ss is never counted in the success rate of a portfolio .... the whole idea is that 4% is what the portfolio can bring to the party to be combined with ss , pension , alimony , etc .... it is added on top of the portfolio ability .
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Old Today, 11:39 AM
 
71,695 posts, read 71,801,099 times
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Quote:
Originally Posted by GearHeadDave View Post
You are 71. Average life expectancy is 77 in the USA. Assuming you live to 90, seems logical to increase your withdrawal to what you need. 4%, 5%, what does it matter? Just doing some quick math, 4% withdrawal rate for 13 years, you would still have over 1 million left, assuming a 2% growth rate.
this is wrong .. life expectancy at birth is 79 ... that plays no part beyond birth . .

at 65 :

the odds of one in a couple seeing 85 is 73%

odds of one seeing 90 are just under 50%

a child born in 2014 has a life expectancy (average age at death) of 79. However, the median age of death for the same child is 83, and the modal (most common) age at death is 89!



Last edited by mathjak107; Today at 11:51 AM..
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Old Today, 11:49 AM
 
6,285 posts, read 4,740,348 times
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Quote:
Originally Posted by mathjak107 View Post
the answer is because you don't understand the process . read about the math in the article i posted above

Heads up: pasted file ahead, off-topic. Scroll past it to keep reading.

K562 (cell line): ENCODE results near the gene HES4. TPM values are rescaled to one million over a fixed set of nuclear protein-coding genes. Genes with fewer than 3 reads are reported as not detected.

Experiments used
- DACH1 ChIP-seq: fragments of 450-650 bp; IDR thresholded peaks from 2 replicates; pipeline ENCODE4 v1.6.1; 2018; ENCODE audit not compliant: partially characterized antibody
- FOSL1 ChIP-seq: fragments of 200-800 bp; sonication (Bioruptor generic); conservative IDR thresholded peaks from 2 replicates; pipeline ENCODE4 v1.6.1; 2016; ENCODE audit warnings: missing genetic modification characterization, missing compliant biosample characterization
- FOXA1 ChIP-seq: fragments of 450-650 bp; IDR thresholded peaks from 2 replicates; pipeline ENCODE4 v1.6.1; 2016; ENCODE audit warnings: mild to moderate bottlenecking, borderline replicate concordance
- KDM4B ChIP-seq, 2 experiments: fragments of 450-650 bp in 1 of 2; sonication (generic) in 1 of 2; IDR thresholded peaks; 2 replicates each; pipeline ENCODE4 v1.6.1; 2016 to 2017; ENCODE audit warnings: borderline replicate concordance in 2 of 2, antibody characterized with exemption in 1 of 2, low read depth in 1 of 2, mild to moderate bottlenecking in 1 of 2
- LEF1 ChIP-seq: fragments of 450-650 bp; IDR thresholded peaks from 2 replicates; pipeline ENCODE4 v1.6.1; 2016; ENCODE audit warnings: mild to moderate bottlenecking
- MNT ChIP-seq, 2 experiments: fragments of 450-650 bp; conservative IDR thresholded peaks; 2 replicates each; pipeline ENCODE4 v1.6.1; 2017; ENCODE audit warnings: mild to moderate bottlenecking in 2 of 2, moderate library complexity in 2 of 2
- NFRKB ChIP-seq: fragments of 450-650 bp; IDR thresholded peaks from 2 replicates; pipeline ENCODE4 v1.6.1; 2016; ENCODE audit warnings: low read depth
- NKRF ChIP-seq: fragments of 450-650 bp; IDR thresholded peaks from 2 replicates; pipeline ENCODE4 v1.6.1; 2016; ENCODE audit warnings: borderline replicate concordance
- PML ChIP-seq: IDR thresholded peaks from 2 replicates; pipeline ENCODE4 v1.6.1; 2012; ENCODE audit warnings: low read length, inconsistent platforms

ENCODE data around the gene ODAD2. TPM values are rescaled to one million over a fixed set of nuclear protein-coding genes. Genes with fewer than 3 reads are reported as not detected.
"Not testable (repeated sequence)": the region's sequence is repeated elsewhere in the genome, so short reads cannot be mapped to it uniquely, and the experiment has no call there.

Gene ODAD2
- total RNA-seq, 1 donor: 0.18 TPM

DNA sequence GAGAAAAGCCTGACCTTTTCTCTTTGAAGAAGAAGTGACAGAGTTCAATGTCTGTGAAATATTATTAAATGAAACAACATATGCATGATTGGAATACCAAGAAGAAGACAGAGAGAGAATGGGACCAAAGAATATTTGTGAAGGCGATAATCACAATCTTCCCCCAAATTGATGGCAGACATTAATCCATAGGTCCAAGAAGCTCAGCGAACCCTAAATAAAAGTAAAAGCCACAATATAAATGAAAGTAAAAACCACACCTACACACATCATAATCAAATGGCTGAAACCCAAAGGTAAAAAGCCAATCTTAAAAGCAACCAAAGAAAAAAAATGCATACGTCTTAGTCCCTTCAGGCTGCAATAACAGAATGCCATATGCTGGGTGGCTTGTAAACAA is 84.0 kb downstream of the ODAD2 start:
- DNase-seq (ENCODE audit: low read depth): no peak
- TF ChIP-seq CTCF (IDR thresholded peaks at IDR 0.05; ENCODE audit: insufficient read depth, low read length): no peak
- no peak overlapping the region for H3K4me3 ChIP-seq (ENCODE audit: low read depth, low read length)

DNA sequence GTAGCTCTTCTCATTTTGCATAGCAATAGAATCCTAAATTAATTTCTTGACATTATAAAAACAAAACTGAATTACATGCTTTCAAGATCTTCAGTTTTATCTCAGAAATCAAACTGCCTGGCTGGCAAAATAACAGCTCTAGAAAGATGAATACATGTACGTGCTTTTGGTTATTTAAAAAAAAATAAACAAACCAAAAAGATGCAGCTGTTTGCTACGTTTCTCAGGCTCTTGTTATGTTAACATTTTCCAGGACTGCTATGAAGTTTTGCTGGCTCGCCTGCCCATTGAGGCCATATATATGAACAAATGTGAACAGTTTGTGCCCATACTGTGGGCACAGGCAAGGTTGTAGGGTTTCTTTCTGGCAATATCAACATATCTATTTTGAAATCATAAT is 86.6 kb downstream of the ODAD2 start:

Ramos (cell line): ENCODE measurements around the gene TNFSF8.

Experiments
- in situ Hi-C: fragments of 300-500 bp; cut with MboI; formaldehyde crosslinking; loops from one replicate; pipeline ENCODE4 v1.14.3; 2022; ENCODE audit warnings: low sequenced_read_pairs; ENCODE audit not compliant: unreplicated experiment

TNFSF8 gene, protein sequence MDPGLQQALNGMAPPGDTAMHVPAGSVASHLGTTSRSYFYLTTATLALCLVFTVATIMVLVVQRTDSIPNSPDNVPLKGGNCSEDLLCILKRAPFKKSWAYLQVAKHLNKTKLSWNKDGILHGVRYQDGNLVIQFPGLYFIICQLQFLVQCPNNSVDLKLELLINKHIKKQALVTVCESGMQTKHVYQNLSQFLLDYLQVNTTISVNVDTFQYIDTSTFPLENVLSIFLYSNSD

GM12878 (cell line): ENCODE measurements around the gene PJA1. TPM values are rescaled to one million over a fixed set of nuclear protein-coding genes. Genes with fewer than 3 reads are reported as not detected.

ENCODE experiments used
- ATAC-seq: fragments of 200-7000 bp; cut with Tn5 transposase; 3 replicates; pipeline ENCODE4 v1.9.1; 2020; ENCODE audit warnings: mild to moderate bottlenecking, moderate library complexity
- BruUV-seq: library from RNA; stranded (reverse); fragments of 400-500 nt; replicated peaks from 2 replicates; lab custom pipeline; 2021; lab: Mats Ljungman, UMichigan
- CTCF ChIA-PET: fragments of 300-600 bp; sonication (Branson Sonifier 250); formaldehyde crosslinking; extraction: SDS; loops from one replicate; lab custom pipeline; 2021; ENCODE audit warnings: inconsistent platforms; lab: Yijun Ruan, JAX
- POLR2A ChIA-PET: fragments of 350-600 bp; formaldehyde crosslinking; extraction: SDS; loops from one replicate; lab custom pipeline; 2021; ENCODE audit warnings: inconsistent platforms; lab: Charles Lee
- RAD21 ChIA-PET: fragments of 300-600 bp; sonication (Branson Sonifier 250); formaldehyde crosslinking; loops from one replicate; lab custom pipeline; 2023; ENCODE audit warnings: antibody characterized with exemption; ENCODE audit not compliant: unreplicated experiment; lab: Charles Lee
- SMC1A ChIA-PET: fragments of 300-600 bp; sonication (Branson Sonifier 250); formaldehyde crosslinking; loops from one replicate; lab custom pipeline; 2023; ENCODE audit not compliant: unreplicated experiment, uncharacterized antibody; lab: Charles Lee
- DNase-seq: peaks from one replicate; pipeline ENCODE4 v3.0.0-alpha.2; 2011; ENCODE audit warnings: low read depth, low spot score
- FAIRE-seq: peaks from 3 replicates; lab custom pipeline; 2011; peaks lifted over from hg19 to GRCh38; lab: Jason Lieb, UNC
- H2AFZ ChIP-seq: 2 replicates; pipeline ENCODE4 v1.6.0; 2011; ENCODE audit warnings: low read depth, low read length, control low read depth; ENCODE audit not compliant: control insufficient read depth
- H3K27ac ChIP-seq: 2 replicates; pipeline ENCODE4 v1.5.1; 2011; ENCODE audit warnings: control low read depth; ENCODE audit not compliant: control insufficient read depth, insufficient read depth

here is the summary as to why

Accordingly, a simple way to establish a new, higher income floor is simply to commit that spending will only be increased (above and beyond annual inflation adjustments) once the account balance grows 50% about its initial amount. So for a retiree with $100,000, there’s no extra spending increase until the account value is over $150,000. For a retiree starting with $1,000,000, the target is $1.5M.
Of course, the caveat as well is that while growing the account more than 50% above its starting value does allow for “room” to ratchet the spending floor higher, it’s important not to ratchet it up too much or too quickly, or the new higher spending will overwhelm the available assets, even after the early growth, and force a later setback. Thus, for instance, the “rule” might be that any time the account balance is up 50% over the original value, spending is increased by 10% (over and above any ongoing inflation adjustments), but such spending bumps can only occur once every 3 years at most (to avoid having spending ratchet too high too quickly).